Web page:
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Michigan Legal Separation
Legal Separation in Michigan
Legal separation in Michigan is called Separate Maintenance, which applies when the couple no longer lives together and the marriage is probably irreparably broken. A Separate Maintenance filing asks the court to divide the property and debts of the couple, and make determinations regarding child support, child custody and spousal support, without terminating the marriage.
Couples choose separate maintenance in lieu of divorce for religious, insurance or tax reasons. The process for separate maintenance is similar to a divorce. Once all marital issues are resolved, the court issues a judgment governing the rights and responsibilities of each party.
In the separation filing, the plaintiff requests property division, alimony, child support and custody. The defendant responds, and if the time period for filing an answer passes, the separation begins.
In Michigan, alimony is available in both separation and divorce actions. The court awards it on either a temporary or permanent basis, paid in a lump sum or periodically.
The court establishes a custody and child support order as part of the separation action when children are involved. Michigan recognizes both legal and physical custody, which the parents can share, or the court can award both or either to just one parent, but normally, Michigan courts award parents shared legal custody and one parent physical custody. The court decides custody based on the best interests of a child, which means consideration of the relationship between the child and each parent, the ability of each parent to care for the child, the child's preference, mental and physical health of all parties, and any history of domestic violence.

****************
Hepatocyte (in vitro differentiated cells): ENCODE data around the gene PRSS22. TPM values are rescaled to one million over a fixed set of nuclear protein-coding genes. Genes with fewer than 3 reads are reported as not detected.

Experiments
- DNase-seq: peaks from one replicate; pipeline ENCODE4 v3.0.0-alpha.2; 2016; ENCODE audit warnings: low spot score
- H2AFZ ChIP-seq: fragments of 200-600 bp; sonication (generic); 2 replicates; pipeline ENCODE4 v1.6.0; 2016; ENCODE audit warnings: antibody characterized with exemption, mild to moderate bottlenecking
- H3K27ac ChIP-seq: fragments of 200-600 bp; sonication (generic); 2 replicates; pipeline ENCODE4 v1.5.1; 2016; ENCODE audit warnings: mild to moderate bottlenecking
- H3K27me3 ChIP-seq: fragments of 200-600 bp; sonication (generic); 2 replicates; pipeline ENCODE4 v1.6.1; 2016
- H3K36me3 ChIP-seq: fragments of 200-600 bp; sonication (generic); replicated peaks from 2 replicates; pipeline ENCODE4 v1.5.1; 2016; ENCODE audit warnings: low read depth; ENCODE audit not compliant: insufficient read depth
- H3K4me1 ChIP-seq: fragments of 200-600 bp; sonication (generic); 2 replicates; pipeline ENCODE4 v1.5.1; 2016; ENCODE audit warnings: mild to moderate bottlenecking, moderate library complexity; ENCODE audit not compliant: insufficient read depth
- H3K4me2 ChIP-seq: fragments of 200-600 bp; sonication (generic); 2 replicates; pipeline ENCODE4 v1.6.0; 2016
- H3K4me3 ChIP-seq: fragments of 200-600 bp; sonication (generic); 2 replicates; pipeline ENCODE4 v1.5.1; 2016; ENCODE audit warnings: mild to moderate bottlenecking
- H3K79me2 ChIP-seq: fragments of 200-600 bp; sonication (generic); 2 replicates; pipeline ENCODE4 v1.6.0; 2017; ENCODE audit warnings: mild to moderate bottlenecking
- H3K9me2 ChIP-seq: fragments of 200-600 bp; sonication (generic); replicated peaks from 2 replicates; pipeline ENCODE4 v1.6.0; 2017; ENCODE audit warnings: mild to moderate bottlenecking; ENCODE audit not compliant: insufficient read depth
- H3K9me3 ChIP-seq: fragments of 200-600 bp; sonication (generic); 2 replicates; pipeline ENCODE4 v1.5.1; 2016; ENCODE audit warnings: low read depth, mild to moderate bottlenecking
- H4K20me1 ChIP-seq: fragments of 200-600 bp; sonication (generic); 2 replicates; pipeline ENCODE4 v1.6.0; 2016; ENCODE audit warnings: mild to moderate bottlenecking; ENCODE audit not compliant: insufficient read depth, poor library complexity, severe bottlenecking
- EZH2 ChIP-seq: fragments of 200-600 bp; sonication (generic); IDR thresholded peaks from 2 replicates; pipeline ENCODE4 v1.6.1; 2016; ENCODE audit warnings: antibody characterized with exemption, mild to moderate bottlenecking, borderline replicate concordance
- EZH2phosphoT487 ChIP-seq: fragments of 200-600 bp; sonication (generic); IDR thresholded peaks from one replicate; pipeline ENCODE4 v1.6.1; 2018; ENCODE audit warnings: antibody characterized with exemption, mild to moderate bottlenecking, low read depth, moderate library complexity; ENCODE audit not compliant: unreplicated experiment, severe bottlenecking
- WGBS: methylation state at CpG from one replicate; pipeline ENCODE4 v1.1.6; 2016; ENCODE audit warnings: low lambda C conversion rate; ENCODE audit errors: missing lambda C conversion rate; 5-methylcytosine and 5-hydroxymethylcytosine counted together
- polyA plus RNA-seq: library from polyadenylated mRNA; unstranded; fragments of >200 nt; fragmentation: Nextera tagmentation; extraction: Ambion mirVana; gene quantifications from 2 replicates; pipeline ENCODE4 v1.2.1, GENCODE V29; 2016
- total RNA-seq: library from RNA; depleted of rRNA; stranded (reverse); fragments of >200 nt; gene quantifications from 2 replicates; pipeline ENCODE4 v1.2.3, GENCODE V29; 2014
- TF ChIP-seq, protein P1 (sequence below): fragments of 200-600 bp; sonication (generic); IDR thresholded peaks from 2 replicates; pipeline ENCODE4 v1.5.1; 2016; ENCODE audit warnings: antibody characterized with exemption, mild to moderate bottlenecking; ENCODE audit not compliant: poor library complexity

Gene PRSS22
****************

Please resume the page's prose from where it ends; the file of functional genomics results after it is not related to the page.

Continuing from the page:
Once all marital issues are resolved, the court issues a judgment of separate maintenance. If the spouses resolve all marital issues by a settlement agreement, the court incorporates this agreement into the judgment as long as it finds the terms satisfactory.
In separate maintenance, there is no waiting period. However, in a separate maintenance judgment, neither spouse can remarry. If the couple later divorce, they must start a new divorce action, but the court normally incorporates the terms and conditions of the separation judgment into the divorce judgment.
A separation agreement is a legal binding contract signed by spouses, which is intended to resolve property, debt and child related issues. This can be a very complex and detailed document depending upon the unique situation of the marriage. Many spouses consult an attorney to provide this or they decide to prepare their own.
The process begins by filing the petition in the circuit court of the county where either spouse lives. The petition asks the court to divide marital assets and liabilities and issue orders for child custody, child support and spousal support.
According to Michigan Complied Laws Annotated Section 552.7, breakdown of the marriage is the only grounds available for a legal separation and separate maintenance. The marriage must have failed to the extent that the objects of matrimony have been destroyed and there remains no reasonable likelihood the marriage can be preserved. Irreconcilable differences are the only reason for the separation or divorce.
In a separate maintenance filing, the petitioner is required to live in Michigan or his or her county of residence for any specified period of time.
After filing a Petition for Separate Maintenance at the District Court Clerk's office and paying the fees, any adult over age 18, a certified process server, or the Sheriff, can serve the spouse with the Petition and Summons for Separate Maintenance
Any issues between the spouses regarding marital assets, debts, and child custody are resolved at a Separate Maintenance Hearing, and the judge will grant Separate Maintenance.
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